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nginx Tuning

nginx is fast, really fast, but you can adjust a few things to make sure it's as fast as possible for your use case. Santa doesn't like it when you spend your hard earned money on extra server resources you don't really need.

The easy stuff

The easiest thing to set in your configuration is to setup the right number of workers and connections. This tells nginx to only have a single worker process. This might be appropriate for a lower traffic site, where you have nginx, database, and your app all running on the same server.

worker_processes 1;

But if you have a higher traffic site or a dedicated instance for nginx, you want this to be set to one worker per CPU core. nginx provides a nice option that tells it to automatically set this to one worker per core like this:

worker_processes auto;

nginx is much more efficient about handling connections than many other web servers, so it's usually a safe bet to set the connections to a high value. We'll also set nginx to use epoll to ensure we can handle a large number of connections optimally and direct it to accept multiple conncetions at the same time. Our config should now look like this:

worker_processes auto;
events {
    use epoll;
    worker_connections 1024;
    multi_accept on;

Assuming a system with 4 cores, this would allow us to have 4096 simultaneous connections. If you adjust your kernel's open file limits up you can easily bump up worker_connections higher to 2048 or 4096 allowing more connections than marketing can likely drive traffic to your site.

Since we will likely have a few static assets on the file system like logos, CSS files, Javascript, etc that are going to be commonly used across your site it's quite a bit faster to have nginx cache these for short periods of time. Adding this outside of the events block tells nginx to cache 1000 files for 30 seconds, excluding any files that haven't been accessed in 20 seconds, and only files that have 5 times or more. If you aren't deploying frequently you can safely bump up these numbers higher.

open_file_cache max=1000 inactive=20s;
open_file_cache_valid 30s;
open_file_cache_min_uses 5;
open_file_cache_errors off;

Socket Stuffers

Since we're now setup to handle lots of connections, we should allow browsers to keep their connections open for awhile so they don't have to reconnect to as often. This is controlled by the keepalive_timeout setting. We're also going to turn on sendfile support, tcp_nopush, and tcp_nodelay. sendfile optimizes serving static files from the file system, like your logo. The other two optimize nginx's use of TCP for headers and small bursts of traffic for things like Socket IO or frequent REST calls back to your site.

http {
    sendfile on;
    tcp_nopush on;
    tcp_nodelay on;
    keepalive_timeout 65;

As we mentioned in yesterday's article on Front End Performance, nearly every browser on earth supports receiving compressed content so we definitely want to turn that on. These also go in the same http section as above:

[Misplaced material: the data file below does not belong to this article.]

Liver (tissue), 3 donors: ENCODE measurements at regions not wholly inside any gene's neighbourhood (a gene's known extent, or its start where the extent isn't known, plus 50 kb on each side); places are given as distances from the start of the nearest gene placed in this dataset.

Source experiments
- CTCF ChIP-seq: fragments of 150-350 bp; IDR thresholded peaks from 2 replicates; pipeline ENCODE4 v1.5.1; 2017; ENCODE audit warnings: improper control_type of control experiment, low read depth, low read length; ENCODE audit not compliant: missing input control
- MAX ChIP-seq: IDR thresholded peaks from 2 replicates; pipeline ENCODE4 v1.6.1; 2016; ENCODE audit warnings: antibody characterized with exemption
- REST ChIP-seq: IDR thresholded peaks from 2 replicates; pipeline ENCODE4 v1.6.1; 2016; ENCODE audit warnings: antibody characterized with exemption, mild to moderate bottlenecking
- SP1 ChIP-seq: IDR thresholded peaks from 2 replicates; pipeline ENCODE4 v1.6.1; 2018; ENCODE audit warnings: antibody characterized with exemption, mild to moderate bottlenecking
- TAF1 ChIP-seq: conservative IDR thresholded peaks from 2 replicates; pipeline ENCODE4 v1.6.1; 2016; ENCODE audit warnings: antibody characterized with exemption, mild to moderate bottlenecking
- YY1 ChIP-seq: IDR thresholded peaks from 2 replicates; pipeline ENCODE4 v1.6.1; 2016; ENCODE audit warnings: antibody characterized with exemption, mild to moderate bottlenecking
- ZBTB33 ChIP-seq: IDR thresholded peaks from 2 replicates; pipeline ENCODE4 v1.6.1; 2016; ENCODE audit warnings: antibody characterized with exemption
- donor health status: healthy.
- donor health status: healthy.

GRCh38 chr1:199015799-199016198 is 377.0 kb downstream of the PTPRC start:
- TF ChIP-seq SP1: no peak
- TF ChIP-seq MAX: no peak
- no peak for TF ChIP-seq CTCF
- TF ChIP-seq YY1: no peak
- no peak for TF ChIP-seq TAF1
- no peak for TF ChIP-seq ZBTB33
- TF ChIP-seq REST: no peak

gzip on;
gzip_min_length 1000;
gzip_types text/plain text/css application/json application/x-javascript text/xml application/xml application/xml+rss text/javascript;

Walking in a WSGI Wonderland

CI bells ring, are you listening?
In the rack, servers are glistening
We’re deploying tonight
Walking in a WSGI wonderland
What the Elves sing during deployments

Many of our readers use Python and Django, so you're very likely using nginx to reverse proxy to WSGI processes. This is pretty easy to configure, but most of the time people don't optimize this bit at all.

You'll need to adjust this for your particular site, but using something like this:

location / {
    proxy_buffers 8 24k;
    proxy_buffer_size 2k;

proxy_buffering is turned on by default with nginx, so we just need to bump up the sizes of these buffers. The first directive, proxy_buffers, is telling nginx to create and use 8 24k buffers for the response from the proxy. The second directive is a special smaller buffer that will just contain the HEAD information, so it's safe to make that smaller.

So what's this do? Well when you're proxying a connection nginx is playing the middle man between the browser and your WSGI process. As the WSGI process writes data back to to nginx, nginx stores this in a buffer and writes out to the client browser when the buffer is full. If we leave these at the defaults nginx provides (8 buffers of either 4 or 8K depending on system), what ends up happening is our big 50-200K of HTML markup is spoon fed to nginx in small 4K bites and then sent out to the browser.

This is sub-optimal for most sites. What we want to have happen is for our WSGI process to finish and move on to the next request as fast as possible. To do this it needs nginx to slurp up all of the output quickly. Increasing the buffer sizes to be larger than most (or all) of the markup size of your apps pages let's this happen.


Another thing to think about is keeping people on Santa's naughty list from causing too much trouble. The way to do this is with rate limiting. While this isn't sufficient protection from something like a DDoS, it's enough to keep your site protected from smaller floods of traffic.

Rate limiting in nginx is pretty easy to setup and fairly CPU/memory efficient so good elves turn it on. Our friend Peter over at Lincoln Loop has a great write up on rate limiting with nginx to get you started.

We hope this helps eek out a bit more performance from nginx for you!